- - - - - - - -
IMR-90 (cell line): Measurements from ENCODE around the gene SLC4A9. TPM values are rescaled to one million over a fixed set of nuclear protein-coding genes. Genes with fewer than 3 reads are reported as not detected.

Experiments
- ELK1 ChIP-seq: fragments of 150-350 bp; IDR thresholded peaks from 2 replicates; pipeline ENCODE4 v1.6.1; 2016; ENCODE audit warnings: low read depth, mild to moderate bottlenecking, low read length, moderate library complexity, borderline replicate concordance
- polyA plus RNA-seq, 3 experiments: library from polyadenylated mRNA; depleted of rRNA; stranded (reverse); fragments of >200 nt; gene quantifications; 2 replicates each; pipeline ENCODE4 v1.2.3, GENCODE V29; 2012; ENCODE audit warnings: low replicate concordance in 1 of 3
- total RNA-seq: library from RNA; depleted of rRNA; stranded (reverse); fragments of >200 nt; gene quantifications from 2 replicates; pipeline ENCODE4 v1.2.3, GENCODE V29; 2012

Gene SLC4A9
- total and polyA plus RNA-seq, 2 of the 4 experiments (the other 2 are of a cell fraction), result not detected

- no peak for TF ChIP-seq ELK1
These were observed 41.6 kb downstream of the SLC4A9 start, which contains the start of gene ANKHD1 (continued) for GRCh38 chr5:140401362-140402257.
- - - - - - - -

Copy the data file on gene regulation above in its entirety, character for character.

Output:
IMR-90 (cell line): Measurements from ENCODE around the gene SLC4A9. TPM values are rescaled to one million over a fixed set of nuclear protein-coding genes. Genes with fewer than 3 reads are reported as not detected.

Experiments
- ELK1 ChIP-seq: fragments of 150-350 bp; IDR thresholded peaks from 2 replicates; pipeline ENCODE4 v1.6.1; 2016; ENCODE audit warnings: low read depth, mild to moderate bottlenecking, low read length, moderate library complexity, borderline replicate concordance
- polyA plus RNA-seq, 3 experiments: library from polyadenylated mRNA; depleted of rRNA; stranded (reverse); fragments of >200 nt; gene quantifications; 2 replicates each; pipeline ENCODE4 v1.2.3, GENCODE V29; 2012; ENCODE audit warnings: low replicate concordance in 1 of 3
- total RNA-seq: library from RNA; depleted of rRNA; stranded (reverse); fragments of >200 nt; gene quantifications from 2 replicates; pipeline ENCODE4 v1.2.3, GENCODE V29; 2012

Gene SLC4A9
- total and polyA plus RNA-seq, 2 of the 4 experiments (the other 2 are of a cell fraction), result not detected

- no peak for TF ChIP-seq ELK1
These were observed 41.6 kb downstream of the SLC4A9 start, which contains the start of gene ANKHD1 (continued) for GRCh38 chr5:140401362-140402257.